School­ing change

Pi­ra­mal Foun­da­tion has trans­formed gov­ern­ment schools in Jhun­jhunu district: peo­ple now pre­fer them to ex­pen­sive pri­vate schools

Governance Now - - CONTENTS - De­exa Khan­duri

How Pi­ra­mal foun­da­tion is trans­form­ing gov­ern­ment schools in Jhun­jhunu district in Ra­jasthan

Jhun­jhunu, in north­ern Ra­jasthan, is known for its grand havelis and the fres­coes on their walls. But they weren’t on prime min­is­ter naren­dra Modi’s mind when he spoke of the desert town in his Mann Ki Baat ra­dio talk of March 2018. What he fo­cused on, in­stead, were the gov­ern­ment schools in the district, which have trans­formed them­selves and have at­tracted 6,000 stu­dents from ex­pen­sive pri­vate schools. Modi also lauded head­mas­ters and prin­ci­pals of gov­ern­ment schools for the turn­around.

Much of the work on en­cour­ag­ing and em­pow­er­ing the prin­ci­pals to im­prove their schools and stu­dent en­roll­ment was done by the Pi­ra­mal Foun­da­tion for Ed­u­ca­tion Lead­er­ship (PFEL), which has been work­ing with gov­ern­ment schools since 2008. Be­sides this, the foun­da­tion coaches stu­dents of gov­ern­ment schools for en­trance tests to med­i­cal and en­gi­neer­ing col­leges, IITS and other pro­fes­sional in­sti­tutes. It also helps them pre­pare for ex­ams lead­ing to gov­ern­ment jobs. But the most ap­pre­ci­a­tion the foun­da­tion has earned is for its work in im­prov­ing gov­ern­ment schools.

The Sha­heed Col JP Janu Se­nior Sec­ondary School is a shin­ing ex­am­ple of the foun­da­tion’s work. As many as 980 stu­dents were en­rolled for the 2018-19 school ses­sion, the high­est in the state. In four years, stu­dent strength went up from 385 to 1,724. The num­ber of girl stu­dents went up from 27 to 317.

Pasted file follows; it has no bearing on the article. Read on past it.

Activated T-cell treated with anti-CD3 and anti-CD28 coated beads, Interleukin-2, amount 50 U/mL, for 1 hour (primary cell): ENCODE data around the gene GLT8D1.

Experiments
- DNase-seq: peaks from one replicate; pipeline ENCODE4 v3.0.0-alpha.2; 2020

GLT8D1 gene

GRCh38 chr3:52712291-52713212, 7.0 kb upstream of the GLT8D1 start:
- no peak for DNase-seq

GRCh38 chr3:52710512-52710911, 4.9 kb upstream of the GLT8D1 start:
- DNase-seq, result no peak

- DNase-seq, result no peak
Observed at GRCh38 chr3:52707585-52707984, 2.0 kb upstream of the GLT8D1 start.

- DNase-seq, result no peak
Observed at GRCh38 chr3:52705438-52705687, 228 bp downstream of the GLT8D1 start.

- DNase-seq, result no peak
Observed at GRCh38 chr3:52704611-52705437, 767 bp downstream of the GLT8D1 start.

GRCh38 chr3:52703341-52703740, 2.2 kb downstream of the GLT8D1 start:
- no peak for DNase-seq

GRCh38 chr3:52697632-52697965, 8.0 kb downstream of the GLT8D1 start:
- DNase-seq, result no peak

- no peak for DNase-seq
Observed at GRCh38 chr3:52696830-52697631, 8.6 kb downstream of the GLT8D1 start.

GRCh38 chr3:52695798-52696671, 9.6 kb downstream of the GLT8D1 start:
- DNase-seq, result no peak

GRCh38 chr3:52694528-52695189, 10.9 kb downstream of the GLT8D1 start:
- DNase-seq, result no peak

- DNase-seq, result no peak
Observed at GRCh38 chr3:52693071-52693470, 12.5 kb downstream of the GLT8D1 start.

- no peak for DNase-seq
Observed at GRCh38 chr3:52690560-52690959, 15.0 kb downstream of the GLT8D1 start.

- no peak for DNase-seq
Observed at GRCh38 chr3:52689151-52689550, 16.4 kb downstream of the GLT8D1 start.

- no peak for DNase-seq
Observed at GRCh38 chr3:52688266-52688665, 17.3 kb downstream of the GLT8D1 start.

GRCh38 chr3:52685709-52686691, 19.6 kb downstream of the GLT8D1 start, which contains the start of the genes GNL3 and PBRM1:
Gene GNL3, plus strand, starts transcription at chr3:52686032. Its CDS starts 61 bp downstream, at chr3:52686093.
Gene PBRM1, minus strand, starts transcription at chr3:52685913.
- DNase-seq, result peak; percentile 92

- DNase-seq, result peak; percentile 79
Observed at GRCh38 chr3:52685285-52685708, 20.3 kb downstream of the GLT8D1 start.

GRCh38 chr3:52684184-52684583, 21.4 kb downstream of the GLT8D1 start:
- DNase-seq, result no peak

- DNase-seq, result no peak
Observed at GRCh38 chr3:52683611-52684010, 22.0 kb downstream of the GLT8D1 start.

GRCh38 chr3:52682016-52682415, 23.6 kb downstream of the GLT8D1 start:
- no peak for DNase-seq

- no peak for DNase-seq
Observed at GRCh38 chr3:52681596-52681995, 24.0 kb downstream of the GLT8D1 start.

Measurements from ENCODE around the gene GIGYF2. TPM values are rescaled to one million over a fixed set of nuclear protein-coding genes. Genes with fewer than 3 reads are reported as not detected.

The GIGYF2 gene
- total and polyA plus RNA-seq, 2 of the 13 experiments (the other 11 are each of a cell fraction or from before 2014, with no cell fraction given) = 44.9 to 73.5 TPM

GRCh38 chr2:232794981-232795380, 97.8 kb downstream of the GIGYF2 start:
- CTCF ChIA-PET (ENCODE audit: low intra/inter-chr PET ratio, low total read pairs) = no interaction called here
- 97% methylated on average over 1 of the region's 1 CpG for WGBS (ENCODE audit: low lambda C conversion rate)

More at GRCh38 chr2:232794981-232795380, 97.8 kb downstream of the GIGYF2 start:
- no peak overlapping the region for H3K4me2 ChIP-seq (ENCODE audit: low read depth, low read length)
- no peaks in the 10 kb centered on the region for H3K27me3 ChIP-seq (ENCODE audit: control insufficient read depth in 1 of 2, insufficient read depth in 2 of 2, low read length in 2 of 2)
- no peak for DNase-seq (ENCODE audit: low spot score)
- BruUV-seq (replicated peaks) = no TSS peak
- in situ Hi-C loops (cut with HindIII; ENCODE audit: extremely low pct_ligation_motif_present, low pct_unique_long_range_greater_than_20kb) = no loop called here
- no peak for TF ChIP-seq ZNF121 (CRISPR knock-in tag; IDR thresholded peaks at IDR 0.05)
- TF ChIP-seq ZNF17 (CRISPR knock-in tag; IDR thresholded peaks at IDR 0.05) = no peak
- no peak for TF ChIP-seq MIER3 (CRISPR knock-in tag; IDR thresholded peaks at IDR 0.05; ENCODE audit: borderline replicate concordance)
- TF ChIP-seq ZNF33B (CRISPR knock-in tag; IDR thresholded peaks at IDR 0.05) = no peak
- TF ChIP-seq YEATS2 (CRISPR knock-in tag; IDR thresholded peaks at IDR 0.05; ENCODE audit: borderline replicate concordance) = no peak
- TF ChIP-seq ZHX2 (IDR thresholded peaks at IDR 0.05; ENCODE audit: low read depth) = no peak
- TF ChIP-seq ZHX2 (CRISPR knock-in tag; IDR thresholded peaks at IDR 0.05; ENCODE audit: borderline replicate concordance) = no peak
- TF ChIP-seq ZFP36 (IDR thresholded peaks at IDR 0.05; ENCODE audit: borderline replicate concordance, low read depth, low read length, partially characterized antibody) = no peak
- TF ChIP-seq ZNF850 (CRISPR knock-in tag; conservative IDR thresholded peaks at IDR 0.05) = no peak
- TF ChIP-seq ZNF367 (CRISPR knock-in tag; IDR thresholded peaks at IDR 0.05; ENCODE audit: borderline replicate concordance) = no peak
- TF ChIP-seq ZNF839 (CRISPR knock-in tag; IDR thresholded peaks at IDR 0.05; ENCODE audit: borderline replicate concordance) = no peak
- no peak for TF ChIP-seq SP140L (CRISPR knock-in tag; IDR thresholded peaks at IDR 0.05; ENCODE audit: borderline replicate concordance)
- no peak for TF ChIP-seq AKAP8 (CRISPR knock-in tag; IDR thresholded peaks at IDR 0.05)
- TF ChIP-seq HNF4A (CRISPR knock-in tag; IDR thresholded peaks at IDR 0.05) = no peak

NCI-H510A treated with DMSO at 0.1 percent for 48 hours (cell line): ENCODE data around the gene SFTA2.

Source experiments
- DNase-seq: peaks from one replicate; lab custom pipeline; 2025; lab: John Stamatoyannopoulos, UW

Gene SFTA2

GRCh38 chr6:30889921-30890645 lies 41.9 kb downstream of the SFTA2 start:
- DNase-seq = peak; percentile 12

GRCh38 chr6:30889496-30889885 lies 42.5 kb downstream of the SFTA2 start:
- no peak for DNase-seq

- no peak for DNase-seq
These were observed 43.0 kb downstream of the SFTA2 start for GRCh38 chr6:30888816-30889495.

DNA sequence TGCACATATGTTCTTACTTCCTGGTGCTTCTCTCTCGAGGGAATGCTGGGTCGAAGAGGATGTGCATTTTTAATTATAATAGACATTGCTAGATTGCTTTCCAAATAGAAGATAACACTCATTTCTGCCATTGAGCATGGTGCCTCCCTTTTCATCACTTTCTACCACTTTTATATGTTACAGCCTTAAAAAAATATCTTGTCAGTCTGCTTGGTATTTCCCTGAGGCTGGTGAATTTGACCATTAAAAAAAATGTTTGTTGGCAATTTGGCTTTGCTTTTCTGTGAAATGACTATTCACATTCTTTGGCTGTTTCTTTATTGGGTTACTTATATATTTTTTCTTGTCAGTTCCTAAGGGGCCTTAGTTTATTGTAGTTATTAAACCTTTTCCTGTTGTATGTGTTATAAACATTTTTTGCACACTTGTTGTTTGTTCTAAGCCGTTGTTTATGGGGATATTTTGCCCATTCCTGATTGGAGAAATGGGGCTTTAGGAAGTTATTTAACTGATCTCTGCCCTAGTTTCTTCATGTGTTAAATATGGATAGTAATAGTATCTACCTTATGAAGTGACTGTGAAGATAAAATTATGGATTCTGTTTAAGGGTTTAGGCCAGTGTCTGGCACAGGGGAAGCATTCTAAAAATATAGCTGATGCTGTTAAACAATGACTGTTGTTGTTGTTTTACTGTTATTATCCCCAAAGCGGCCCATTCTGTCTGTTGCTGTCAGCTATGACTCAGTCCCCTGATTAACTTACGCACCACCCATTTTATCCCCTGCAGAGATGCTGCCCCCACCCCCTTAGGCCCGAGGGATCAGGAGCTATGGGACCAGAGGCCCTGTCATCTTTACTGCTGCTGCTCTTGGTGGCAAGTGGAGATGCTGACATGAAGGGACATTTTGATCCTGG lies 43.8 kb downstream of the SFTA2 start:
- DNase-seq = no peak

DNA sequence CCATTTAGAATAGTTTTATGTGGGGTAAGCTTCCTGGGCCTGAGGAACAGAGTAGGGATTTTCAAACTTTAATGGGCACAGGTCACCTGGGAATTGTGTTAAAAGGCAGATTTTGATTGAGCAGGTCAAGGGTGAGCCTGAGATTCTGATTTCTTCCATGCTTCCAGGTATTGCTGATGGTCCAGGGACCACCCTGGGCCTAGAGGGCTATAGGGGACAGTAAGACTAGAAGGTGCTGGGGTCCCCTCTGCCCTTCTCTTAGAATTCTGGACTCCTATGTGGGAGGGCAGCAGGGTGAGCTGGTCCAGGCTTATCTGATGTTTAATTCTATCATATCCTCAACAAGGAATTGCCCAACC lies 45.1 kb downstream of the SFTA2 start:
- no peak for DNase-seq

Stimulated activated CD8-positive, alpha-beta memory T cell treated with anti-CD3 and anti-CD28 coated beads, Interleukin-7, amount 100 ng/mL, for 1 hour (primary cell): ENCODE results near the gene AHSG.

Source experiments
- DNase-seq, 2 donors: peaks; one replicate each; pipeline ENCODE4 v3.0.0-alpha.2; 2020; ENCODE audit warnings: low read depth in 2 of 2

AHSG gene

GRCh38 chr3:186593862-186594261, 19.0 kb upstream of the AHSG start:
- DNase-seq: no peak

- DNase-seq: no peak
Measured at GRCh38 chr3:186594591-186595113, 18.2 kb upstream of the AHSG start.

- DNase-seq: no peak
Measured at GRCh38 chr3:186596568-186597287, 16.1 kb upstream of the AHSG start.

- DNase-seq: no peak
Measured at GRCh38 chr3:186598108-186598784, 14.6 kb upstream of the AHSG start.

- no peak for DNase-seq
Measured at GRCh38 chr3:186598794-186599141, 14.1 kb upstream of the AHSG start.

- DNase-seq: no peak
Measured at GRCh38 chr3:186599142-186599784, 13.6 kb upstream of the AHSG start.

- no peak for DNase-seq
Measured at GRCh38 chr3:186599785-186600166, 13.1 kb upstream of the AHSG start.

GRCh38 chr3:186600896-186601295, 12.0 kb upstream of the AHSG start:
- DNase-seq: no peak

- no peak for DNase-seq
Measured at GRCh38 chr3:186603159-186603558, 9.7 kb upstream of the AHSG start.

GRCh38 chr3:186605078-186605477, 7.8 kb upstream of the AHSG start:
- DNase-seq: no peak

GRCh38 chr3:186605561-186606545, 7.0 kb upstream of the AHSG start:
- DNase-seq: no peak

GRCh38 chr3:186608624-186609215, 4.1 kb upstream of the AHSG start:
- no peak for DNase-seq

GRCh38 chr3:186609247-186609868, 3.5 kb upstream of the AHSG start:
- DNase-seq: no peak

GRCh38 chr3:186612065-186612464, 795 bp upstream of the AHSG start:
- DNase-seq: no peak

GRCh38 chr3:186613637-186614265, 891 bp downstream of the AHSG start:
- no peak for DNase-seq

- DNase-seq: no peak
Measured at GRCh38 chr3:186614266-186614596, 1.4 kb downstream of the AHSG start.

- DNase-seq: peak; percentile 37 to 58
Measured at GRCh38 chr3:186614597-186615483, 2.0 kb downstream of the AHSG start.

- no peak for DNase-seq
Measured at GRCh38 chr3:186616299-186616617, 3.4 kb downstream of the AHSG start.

Its prin­ci­pal, Mani­ram Mandi­wal, 49, says that as a teacher, he would al­ways tell him­self that when he be­came

a prin­ci­pal, his grand aim would be the holis­tic de­vel­op­ment of his stu­dents’ per­son­al­i­ties; but when he did be­come a prin­ci­pal, his mun­dane but most ur­gent prob­lem was to get his school to work its full hours in­stead of wind­ing up by lunch. He says that in all his years as an English teacher at the school since 2008, the school had closed down daily by lunch hour. He’d have to tackle that be­fore trans­lat­ing his vi­sion into plans, time­lines, and check­lists.

Mandi­wal worked to im­prove the school, do­nat­ing as much as ₹1.5 lakh for new fa­cil­i­ties. By en­er­gis­ing the ad­min­is­tra­tion of the school, he brought it to a stage where he could start get­ting peo­ple liv­ing nearby to en­roll their chil­dren in his school rather than pri­vate schools – which he calls “pub­lic schools”, be­cause many pri­vate schools are named so, for ex­am­ple, Bright Pub­lic School and Delhi Pub­lic School. “Pub­lic schools con­duct an­nual day func­tions, dur­ing which they mar­ket them­selves by show­cas­ing stu­dents’ tal­ents. Be­cause of this, they are able to com­mand hefty fees. I de­cided to con­duct Das­taan-e-jhun­jhunu on a large scale to con­vey that this gov­ern­ment school fo­cuses on ex­tracur­ric­u­lar ac­tiv­i­ties too, that we are as good as pub­lic schools,” he re­calls.

He con­ducted Bal Sab­has in mo­hal­las. Stu­dents would demon­strate their skills in recita­tion, pub­lic speak­ing, de­bat­ing, and so on. He would en­cour­age his stu­dents to com­pete against stu­dents from pri­vate schools at ev­ery op­por­tu­nity. “It worked in two ways,” he says. “First, it makes our chil­dren more con­fi­dent. Sec­ond, it cre­ates a bridge of com­mu­ni­ca­tion be­tween the school and the com­mu­nity it serves.”

Gov­ern­ment school staff don’t get a chance to in­ter­act with the com­mu­nity, but the sab­has be­came a way of reach­ing out, he says. They helped raised aware­ness about how the school nur­tured tal­ent, and as a re­sult peo­ple were will­ing to donate money

Prin­ci­pals and head­mas­ters worked to dis­pel the im­pres­sion that gov­ern­ment schools give the go-by to ex­tracur­ric­u­lar ac­tiv­i­ties. This con­trib­uted hugely to the turn­around.

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